DHS employees urge leadership to rescind “illegal gag order” on leaks
This article features Government Accountability Project and was originally published here.
Department of Homeland Security (DHS) employees are calling on their leadership to rescind a recent directive instructing them to report colleagues they suspect of leaking sensitive government information, referring to it as an “illegal gag order.”
In a letter Thursday, the national council representing thousands of U.S. Citizenship and Immigration Services (USCIS) employees and the Government Accountability Project, a Washington, D.C.-based non-profit, urged DHS leadership to withdraw the directive, saying it violates legal protections for government whistleblowers and creates a chilling effect for the workforce.
“When an agency unlawfully gags its employees, it threatens Congress’s ability to engage in oversight; hampers citizens’ right to know about serious misconduct and threats to public safety; and undermines policy-making that depends on the information of whistleblowers,” the letter obtained by CBS News said.
The letter, which was addressed to Acting Homeland Security Secretary Chad Wolf and Deputy Undersecretary for Management Randolph Alles, responded to a message Alles emailed to department employees on October 13.
In his email, which was obtained by CBS News separately through a DHS source, Alles urged department employees to “be careful when handling all classified, controlled unclassified and draft information,” citing unidentified incidents of sensitive documents being leaked to “unauthorized external entities.”
“Unauthorized disclosures violate DHS policy and potentially federal law. These disclosures could also damage our national security, impede our ability to protect the homeland, aid our adversaries, reveal our sources and methods, and potentially jeopardize the safety of our personnel and the American people,” Alles wrote in his email, which was first reported by BuzzFeed News.
Alles urged DHS employees to report colleagues “you suspect” of leaking classified, draft or sensitive information to “unauthorized personnel,” and take note of incidents in which colleagues ask for information “outside the scope” of their responsibilities.
In their letter, the American Federation of Government Employees (AFGE) Council 119 and the Government Accountability Project criticized Alles’ memo for failing to acknowledge that there are legal safeguards for whistleblowers, which they said supersede any “non-disclosure policies.”
“The ramifications of this violation should not be trivialized as merely semantical omissions,” the letter said. “Employees reading this DHS communication may not understand that their right to make protected whistleblower disclosures supersedes restrictions your directive places on this right. Even employees who know their rights may be intimidated from speaking out of fear of being accused of violating agency policy or being reported by their colleagues.”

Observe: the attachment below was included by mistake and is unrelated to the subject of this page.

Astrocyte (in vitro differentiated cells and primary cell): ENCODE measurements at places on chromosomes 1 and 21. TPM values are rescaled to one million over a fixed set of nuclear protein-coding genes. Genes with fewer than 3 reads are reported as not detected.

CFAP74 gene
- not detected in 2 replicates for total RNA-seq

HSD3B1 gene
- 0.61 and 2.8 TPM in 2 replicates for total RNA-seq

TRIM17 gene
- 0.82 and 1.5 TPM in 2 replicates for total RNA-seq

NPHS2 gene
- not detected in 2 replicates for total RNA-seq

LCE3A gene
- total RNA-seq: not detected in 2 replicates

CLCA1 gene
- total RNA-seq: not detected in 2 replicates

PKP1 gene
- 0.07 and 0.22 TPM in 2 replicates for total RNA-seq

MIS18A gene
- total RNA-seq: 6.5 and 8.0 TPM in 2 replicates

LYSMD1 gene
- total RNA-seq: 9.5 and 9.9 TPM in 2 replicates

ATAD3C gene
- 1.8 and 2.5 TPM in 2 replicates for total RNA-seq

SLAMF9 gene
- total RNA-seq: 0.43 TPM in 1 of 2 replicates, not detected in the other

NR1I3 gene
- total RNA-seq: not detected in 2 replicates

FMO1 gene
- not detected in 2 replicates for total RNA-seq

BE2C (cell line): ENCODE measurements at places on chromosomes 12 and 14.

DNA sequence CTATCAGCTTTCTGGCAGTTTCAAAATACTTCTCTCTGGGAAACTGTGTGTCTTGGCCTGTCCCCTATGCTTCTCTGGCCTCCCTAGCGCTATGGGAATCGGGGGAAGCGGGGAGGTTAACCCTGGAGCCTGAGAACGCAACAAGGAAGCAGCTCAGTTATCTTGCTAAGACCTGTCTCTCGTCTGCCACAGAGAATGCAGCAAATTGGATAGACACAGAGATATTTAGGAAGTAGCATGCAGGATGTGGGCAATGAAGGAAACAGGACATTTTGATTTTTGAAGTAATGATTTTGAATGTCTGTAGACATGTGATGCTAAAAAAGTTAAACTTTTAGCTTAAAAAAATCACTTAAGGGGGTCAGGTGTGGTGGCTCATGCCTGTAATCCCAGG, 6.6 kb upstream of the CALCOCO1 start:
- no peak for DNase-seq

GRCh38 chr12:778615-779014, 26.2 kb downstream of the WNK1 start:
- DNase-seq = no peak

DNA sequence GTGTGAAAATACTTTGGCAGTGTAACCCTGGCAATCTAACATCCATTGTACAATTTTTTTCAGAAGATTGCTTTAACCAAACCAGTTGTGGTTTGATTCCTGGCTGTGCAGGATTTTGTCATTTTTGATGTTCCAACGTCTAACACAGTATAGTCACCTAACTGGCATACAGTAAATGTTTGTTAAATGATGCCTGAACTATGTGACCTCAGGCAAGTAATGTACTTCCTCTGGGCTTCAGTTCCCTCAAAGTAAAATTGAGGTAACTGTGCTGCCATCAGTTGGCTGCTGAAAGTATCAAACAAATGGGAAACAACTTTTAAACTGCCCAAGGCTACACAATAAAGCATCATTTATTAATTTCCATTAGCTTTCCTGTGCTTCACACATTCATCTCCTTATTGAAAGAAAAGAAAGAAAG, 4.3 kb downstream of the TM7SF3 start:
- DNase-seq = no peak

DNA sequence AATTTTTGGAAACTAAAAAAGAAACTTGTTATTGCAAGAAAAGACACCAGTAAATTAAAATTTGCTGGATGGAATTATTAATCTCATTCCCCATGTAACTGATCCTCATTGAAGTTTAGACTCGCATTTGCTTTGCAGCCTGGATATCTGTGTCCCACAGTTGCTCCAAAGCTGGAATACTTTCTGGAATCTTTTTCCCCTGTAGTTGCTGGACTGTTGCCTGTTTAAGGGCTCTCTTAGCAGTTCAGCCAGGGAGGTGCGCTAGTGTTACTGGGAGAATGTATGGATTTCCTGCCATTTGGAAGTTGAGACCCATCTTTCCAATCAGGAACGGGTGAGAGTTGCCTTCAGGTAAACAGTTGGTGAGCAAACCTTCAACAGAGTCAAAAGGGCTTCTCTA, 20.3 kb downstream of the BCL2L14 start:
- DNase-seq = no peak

The letter said the public disclosure of sensitive but unclassified information, like documents labeled “For Official Use Only,” is protected under the Whistleblower Protection Enhancement Act when it shows government wrongdoing. The groups warned that Alles’ call for employees to report colleagues suspected of leaking “chills their speech” and could violate their First Amendment rights.
The union of USCIS employees and the Government Accountability Project demanded DHS leaders to “immediately reissue a corrective communication.”
In a statement to CBS News, DHS spokesperson Chase Jennings criticized leaks of classified information, though he did not address disclosures of sensitive but unclassified documents.
“Improperly leaking classified information is a federal crime. Those who leak classified materials are not engaging in ‘protected activity,’ they are breaking the law,” Jennings said. “DHS employees have lawful avenues for reporting inappropriate activity. Leaking classified material to the press is not one of them.”
David Lapan, a retired U.S. Marine colonel who served as the DHS press secretary during President Trump’s first year in office, said the legal restrictions against leaking classified information are well defined and established. But he called Alles’ email and its restrictions on unauthorized disclosures of sensitive but unclassified information “unprecedented.”
“This letter would impact people’s ability to be whistleblowers under the law,” Lapan told CBS News. “The other thing about it that is troubling is this idea that DHS feels the need to ask its employees to report on one another — I mean, it’s Soviet-like.”
Lapan said Alles’ notice “creates further damage” to DHS’ credibility and trust among employees and the public. During the past years, critics have expressed concerns that DHS and its mission are being politicized by Mr. Trump’s agenda, particularly when it comes to border policy and immigration restrictions.
“If I’m a member of the public, I’m saying, ‘what are they hiding? What are they ashamed of? What’s going on?'” Lapan said.
One DHS employee who requested anonymity to speak freely noted being “deeply disturbed” by the instruction to report “suspicious” colleagues, saying, “that’s something that autocracies foster.”
“There’s a difference between leaking information that’s damaging to national security or operations and information that is in the public interest to know in a Democratic society,” the DHS employee told CBS News.